A three-front war

Both Pakistan and Afghanistan are fighting a three-front war - one against terrorism and the other, against corruption


M Ziauddin February 03, 2018
Both Pakistan and Afghanistan are fighting a three-front war - one, against terrorism and the other, against corruption. PHOTO: REUTERS

Both Pakistan and Afghanistan are fighting a three-front war. One, against terrorism and the other, against corruption. A third front also exists but compared to the other two it is not as serious. This one relates to the on-again, off-again border skirmishes between Pakistan and Afghanistan.

The fact of the matter is the escalating terrorism within their respective countries seems largely to be feeding heavily on corruption as the counter-offensive being waged against sleaze and fraud in the two countries seems to have already conceded defeat.

In both countries most resources needed badly to lift the masses out of poverty are being diverted from public coffers to private pockets by the very people who are supposed to invest these resources in public works programmes meant to provide affordable healthcare, education, transport, communication facilities and housing to the have-nots among their citizens.

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The issue of one owning assets beyond one’s means is not confined only to the ruling elite in Pakistan. This cancer has touched even the lowliest of minions wielding even the flimsiest of powers. The expanding sea of the black economy is a clear manifestation of burgeoning corruption in the country, a small portion of which is on display for everyone to see in the real estate sector.

It is the same in Afghanistan as well. Public money is being diverted to private pockets with total impunity compounded further by the narcotics business in which all the three contestants  — the Afghan Taliban, the anti-Taliban Afghans and the US troops — are involved neck-deep.

According to a Washington Post report, corruption has left the only route connecting Kabul with Afghanistan’s northern provinces decrepit, undermining million-dollar repaving efforts and billions of dollars in foreign donations for road improvements.

The Salang Pass hasn’t been sustainably paved in decades .Today, it is virtually impossible to safely traverse the pass as a result of both natural hazards and negligent construction. More than a 100 people die on the road to the tunnel at the top of the Salang Pass each year. There are no guardrails and repairs have only been attempted once.

The tunnel is filled with dust and debris, having been built to withstand a traffic load of only one to two thousand vehicles. The road through the tunnel, once paved, is now simply dirt because of a lack of maintenance.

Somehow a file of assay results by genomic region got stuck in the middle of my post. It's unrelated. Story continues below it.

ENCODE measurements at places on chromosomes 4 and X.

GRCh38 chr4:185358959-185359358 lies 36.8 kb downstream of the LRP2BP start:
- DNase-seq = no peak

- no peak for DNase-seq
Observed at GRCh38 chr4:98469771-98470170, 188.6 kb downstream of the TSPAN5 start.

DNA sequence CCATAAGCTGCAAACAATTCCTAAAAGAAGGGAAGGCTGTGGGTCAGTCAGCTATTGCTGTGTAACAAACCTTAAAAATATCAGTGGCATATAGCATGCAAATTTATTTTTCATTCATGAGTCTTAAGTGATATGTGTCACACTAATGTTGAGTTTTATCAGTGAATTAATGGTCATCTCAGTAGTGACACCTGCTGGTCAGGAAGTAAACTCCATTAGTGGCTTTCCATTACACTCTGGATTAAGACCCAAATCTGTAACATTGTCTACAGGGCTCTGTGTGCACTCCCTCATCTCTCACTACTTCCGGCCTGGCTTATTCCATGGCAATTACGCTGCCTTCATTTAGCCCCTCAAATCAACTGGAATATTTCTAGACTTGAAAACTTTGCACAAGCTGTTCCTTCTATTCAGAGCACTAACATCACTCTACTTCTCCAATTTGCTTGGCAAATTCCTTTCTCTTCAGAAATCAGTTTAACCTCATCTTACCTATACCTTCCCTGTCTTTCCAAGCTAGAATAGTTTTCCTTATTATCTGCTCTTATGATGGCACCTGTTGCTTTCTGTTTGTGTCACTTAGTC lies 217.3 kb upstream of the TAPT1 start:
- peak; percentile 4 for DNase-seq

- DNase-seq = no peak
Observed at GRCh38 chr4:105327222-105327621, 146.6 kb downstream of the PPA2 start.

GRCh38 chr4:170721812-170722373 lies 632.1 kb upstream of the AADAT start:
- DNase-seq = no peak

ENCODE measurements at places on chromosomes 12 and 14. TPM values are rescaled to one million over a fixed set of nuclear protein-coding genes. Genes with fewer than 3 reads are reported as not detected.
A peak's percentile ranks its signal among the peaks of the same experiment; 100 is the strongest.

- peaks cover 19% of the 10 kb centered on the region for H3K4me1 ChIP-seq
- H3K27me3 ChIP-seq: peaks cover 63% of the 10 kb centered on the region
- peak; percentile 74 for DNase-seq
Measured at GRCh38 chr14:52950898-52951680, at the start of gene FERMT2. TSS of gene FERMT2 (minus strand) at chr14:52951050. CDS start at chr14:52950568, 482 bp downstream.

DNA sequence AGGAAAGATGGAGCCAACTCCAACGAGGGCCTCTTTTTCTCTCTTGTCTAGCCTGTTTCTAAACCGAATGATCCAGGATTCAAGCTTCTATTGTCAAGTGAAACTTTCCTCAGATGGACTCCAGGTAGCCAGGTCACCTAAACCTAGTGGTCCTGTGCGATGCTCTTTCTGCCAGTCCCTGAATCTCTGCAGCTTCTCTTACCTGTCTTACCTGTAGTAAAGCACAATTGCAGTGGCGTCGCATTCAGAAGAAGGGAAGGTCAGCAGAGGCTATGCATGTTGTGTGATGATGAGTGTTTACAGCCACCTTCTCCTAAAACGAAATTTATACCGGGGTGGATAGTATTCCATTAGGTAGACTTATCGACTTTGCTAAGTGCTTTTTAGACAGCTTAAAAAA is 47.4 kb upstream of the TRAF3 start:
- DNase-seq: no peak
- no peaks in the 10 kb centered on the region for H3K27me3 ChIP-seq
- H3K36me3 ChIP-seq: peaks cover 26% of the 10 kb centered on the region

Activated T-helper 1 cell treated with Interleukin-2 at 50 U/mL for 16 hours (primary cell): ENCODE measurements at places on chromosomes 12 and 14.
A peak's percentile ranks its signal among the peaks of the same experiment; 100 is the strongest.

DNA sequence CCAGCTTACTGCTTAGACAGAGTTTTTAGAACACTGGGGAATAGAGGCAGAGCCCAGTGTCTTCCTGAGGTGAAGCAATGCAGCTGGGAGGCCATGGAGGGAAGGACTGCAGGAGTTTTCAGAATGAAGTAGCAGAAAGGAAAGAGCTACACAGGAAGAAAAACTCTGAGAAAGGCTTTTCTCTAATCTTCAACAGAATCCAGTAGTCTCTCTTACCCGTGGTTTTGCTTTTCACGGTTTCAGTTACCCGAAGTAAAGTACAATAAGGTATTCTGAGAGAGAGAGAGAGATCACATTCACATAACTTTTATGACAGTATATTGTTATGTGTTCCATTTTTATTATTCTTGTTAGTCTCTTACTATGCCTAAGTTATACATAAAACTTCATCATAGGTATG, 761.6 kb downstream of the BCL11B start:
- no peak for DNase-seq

An anonymous World Bank representative has said that contracted companies siphoned money from the budget and hired sub-contractors who used cheap material that could not withstand cold temperatures and frequent traffic. The ministry of public works granted contracts that were often sub-contracted multiple times to pavers who took private cuts of public funds, according to Deputy Minister Abdul Rahman Salahi.

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Qayoom Suroush, a former road infrastructure researcher at Afghanistan Analysts Network, emphasised that road construction is a lucrative opportunity for embezzlement.

“If you ask any Afghan, they will tell you that road-building is one of the most profitable [ventures] in the country for corrupt people,” Suroush told the paper.

“Corruption has blocked Afghanistan from being self-reliant and free. And corruption has wasted a vast amount of precious resources that could otherwise have been spent reducing Afghanistan’s crushing levels of poverty,” President Ghani said last year.

“The US contributed to the growth of corruption by injecting tens of billions of dollars into the Afghan economy, using flawed oversight and contracting practices, and partnering with malign powerbrokers,” concluded a 2016 report from the office of the US Special Inspector General for Afghan Reconstruction.

A huge part of the siphoned off resources is said to find its way into the coffers of terrorists in both countries. Therefore, ultimately, it seems both Pakistan and Afghanistan need to reduce corruption in their respective countries to an irreducible minimum if they wish to eliminate terrorism from their midst.

Published in The Express Tribune, February 3rd, 2018.

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COMMENTS (1)

Waqar | 3 years ago | Reply This article discusses cross-border shelling but not Afghanistan's use of precious resources to erect a multitude of terrorist proxies to sponsor against Pakistan while accusing Pakistan of sponsoring the Taliban.
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